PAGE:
This time, we cut through Catania, where we had already visited on the cruise, but SVV wanted to see the state of Sigonella, a NATO base where he was stationed for three years.
Obviously, we couldn’t go in, so we cruised right on by and returned to the waterfront.
It’s funny to see so many people swimming and laying out when there’s no beach in sight.
That night, we stayed in Riposto at our cute little B&B once more, so we could head up to Taormina the next morning.
Initially, our Sicilian plans included staying in Taormina for the bulk of our trip, but after some quick price searches, we realized that was not going to happen. Airbnb rentals are very few in Sicily, and with July being high season—and Taormina being a resort town—everywhere we were finding to stay was upward of $400 a night (i.e. far out of our price range). Eek!
So we stuck to one quick afternoon exploring Taormina, which honestly was enough for me.
It was a beyond gorgeous town, but so so crowded. I much preferred the lack of people in the off-the-beaten path destinations we had visited prior to arriving in Taormina.
After a few hours exploring the hillside town, we were off again. After our initial drive down from Rome, we knew we didn’t want to make that trek in one day—especially right before flying 11 hours back to Atlanta. So we broke it up and found a beyond adorable town, Pizzo, to stay in for a night.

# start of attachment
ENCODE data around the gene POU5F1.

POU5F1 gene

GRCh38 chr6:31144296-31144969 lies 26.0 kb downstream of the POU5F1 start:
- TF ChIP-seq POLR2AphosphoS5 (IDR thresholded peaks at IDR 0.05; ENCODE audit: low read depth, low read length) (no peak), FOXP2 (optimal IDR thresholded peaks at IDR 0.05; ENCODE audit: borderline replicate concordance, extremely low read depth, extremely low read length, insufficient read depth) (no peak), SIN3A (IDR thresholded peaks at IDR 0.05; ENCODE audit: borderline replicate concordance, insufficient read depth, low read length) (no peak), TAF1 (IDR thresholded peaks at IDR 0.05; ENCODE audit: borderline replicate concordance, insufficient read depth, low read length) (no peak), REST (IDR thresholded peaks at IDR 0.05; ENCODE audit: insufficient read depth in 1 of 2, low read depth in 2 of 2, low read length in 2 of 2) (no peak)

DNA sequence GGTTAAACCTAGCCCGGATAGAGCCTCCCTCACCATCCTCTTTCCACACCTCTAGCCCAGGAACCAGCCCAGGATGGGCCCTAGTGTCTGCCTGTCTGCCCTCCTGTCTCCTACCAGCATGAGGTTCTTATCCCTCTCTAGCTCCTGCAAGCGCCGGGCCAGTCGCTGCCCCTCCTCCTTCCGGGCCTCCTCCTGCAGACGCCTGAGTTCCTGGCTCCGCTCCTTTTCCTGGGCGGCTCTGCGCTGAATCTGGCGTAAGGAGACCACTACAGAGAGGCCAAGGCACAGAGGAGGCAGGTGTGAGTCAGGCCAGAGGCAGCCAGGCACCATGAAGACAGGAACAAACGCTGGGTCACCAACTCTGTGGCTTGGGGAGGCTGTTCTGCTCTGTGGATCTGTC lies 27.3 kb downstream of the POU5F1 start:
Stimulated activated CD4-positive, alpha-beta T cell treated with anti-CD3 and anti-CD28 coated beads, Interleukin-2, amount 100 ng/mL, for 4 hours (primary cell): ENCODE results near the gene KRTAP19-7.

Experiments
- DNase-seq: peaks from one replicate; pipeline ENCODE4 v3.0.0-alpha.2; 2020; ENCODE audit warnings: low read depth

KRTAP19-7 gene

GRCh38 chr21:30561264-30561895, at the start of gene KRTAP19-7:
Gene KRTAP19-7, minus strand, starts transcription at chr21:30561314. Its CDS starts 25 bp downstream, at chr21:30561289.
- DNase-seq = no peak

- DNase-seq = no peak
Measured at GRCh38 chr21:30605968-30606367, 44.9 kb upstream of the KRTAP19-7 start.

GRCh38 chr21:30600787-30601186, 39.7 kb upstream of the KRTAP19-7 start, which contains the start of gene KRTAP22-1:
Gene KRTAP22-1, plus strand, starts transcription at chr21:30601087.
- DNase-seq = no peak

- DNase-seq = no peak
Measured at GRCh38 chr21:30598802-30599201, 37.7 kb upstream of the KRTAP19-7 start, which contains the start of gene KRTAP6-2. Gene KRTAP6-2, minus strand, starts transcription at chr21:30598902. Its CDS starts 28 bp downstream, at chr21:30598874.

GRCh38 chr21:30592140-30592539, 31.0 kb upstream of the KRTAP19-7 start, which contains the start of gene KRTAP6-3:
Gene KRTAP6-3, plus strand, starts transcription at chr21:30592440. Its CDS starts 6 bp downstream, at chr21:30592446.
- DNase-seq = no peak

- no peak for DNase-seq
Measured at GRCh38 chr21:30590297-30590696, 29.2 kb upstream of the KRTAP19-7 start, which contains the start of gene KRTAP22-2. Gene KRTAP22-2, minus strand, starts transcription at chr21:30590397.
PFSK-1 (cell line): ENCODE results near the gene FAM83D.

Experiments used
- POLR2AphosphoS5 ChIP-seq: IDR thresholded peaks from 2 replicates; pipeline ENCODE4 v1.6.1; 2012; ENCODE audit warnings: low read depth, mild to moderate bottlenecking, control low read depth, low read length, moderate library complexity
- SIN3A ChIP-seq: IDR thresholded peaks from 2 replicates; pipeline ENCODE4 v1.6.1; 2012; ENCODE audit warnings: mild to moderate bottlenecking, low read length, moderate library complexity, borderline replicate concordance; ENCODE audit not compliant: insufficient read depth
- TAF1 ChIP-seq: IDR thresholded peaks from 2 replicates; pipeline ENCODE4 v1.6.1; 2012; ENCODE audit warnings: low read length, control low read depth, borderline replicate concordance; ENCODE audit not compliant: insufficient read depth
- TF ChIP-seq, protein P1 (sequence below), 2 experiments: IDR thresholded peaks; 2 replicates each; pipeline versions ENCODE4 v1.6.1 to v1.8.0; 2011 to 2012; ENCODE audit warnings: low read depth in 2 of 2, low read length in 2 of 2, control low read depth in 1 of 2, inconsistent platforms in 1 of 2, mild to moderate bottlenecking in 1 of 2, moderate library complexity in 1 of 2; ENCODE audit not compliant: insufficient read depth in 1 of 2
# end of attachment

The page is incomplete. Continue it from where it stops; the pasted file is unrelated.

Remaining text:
We lucked out when we pulled up to the only boutique hotel in town and found they had one room left—for just 120 euro. I’ve never stayed in a hotel with showers that change colors! Consider me a converted fan.
That night, the World Cup final was on so we meandered around town, found dinner, found gelato and found a TV to watch the game.
The following day, we checked out Pizzo by daylight. The views of the coastline were stunning, and in places, we could see all the way across the water to Sicily.
But home called, and slowly, we wound our way back up the coast, as we headed back to Rome for our international flight, pulling over for vistas and yoga.
Another leisurely six hours or so in the car and we’d made it to Civitavecchia, where we’d stay for the night before catching an international flight to Atlanta, where Delta would then screw us over again and not get us to Nashville in time for my cousin’s wedding—but that’s another story for another day.
By the Numbers: What to Expect to Pay in Sicily
- Car Rental (weekly rate): $320
- Toll roads (from Italy to Sicily): $20.70
- Ferry (one-way): $43.75
- Gas (one tank): $61.40
- Bed and breakfast (on the coast): $103
- Bed and breakfast (inland): $62.50
- Meal (for two): $17 to $45
- Coffee: $1.14